Barber, K.E. and Langdon, P.G.
What drives the peat-based palaeoclimate record? A critical test using multi-proxy climate records from northern Britain
Quaternary Science Reviews, 26, . (doi:10.1016/j.quascirev.2007.09.011).
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Peatland palaeoclimate sequences produce bog surface wetness (BSW) reconstructions which are commonly interpreted as changes in
summer effective precipitation, i.e. the net balance between precipitation and evapotranspiration, the latter being mainly governed by
temperature. The relative roles of precipitation and temperature have been investigated previously, although over centennial and
millennial timescales no conclusive relationships have as yet been established, but it has been suggested that summer temperature may
play the dominant role. We aimed to test this by comparing a late-Holocene peat-based palaeoclimate record from Walton Moss,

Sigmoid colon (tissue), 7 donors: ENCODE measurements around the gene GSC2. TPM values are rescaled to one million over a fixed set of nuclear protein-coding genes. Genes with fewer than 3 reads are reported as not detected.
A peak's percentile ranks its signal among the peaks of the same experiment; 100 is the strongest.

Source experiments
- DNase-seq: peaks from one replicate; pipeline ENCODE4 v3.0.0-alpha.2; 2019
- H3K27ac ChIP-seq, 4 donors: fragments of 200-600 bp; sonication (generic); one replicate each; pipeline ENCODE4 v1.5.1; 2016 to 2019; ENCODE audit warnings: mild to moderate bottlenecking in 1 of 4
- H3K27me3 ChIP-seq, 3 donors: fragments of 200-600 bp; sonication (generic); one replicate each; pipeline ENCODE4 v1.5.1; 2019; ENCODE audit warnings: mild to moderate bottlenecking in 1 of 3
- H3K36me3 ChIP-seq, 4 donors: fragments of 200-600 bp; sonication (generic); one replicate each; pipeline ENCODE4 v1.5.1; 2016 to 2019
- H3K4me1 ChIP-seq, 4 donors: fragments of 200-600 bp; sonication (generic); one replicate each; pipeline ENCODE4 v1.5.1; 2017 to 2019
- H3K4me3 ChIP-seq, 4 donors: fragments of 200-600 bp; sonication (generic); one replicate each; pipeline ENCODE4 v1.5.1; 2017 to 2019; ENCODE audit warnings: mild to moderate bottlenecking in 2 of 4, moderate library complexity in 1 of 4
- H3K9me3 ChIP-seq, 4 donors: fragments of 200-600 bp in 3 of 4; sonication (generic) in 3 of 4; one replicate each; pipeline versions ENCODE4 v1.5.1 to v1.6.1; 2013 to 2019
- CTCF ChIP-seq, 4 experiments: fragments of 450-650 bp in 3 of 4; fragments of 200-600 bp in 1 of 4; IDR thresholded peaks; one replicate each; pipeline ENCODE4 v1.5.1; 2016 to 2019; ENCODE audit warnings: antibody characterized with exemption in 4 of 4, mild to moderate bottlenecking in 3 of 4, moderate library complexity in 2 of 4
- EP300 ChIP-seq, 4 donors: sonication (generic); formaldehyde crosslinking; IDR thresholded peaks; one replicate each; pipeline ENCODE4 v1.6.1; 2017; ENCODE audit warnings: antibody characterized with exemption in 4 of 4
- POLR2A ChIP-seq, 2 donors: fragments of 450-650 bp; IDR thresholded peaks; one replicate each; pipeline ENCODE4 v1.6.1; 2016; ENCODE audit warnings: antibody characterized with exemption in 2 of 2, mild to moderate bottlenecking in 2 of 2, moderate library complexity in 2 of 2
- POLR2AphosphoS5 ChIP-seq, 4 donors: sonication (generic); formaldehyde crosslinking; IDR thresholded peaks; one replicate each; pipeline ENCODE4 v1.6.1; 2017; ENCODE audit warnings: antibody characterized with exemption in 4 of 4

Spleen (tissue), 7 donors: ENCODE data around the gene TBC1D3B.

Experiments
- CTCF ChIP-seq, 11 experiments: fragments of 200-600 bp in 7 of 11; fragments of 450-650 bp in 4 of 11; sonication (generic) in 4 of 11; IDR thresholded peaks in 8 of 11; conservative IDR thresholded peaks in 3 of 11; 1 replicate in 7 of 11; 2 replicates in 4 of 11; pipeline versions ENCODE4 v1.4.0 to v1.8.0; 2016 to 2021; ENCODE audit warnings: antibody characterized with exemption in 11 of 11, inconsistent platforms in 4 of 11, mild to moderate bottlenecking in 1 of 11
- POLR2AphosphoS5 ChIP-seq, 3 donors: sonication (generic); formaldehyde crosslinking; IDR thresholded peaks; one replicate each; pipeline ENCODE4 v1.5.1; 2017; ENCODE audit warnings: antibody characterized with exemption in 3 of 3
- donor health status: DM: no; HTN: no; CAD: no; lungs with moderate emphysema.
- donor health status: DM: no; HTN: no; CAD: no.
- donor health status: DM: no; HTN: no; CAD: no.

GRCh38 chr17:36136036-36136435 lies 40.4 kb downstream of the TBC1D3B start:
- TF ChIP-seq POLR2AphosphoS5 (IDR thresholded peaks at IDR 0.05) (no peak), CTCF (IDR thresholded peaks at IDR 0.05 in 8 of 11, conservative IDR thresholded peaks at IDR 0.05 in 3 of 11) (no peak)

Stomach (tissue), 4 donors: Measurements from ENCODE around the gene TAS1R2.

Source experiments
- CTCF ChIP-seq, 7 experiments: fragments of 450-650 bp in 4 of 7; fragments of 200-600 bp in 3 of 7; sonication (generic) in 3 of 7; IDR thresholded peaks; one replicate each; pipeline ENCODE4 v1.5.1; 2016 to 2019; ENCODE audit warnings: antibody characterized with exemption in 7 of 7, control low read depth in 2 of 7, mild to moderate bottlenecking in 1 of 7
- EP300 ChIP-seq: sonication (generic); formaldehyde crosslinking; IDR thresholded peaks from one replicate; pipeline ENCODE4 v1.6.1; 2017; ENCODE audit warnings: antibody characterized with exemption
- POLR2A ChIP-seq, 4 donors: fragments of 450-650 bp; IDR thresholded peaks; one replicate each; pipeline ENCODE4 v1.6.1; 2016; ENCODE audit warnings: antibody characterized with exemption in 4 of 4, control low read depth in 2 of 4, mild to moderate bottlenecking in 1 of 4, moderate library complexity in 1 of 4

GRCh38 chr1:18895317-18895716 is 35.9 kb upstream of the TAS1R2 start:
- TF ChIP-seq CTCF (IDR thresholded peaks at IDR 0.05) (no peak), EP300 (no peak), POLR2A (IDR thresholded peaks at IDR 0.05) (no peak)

northern England, with a chironomid-inferred temperature (CI-T) reconstruction from a nearby lake, Talkin Tarn. Both records showed
significant changes in inferred climate over the last 3000 years with lower temperatures corresponding to increases in BSW. The CI-T
reconstruction, which covered the last 6000 years, was also compared to a longer BSW record, again from Walton Moss, and the same
relationships were observed. Our evidence therefore suggests that over centennial timescales summer temperatures are important drivers
of the peat-based palaeoclimate record.
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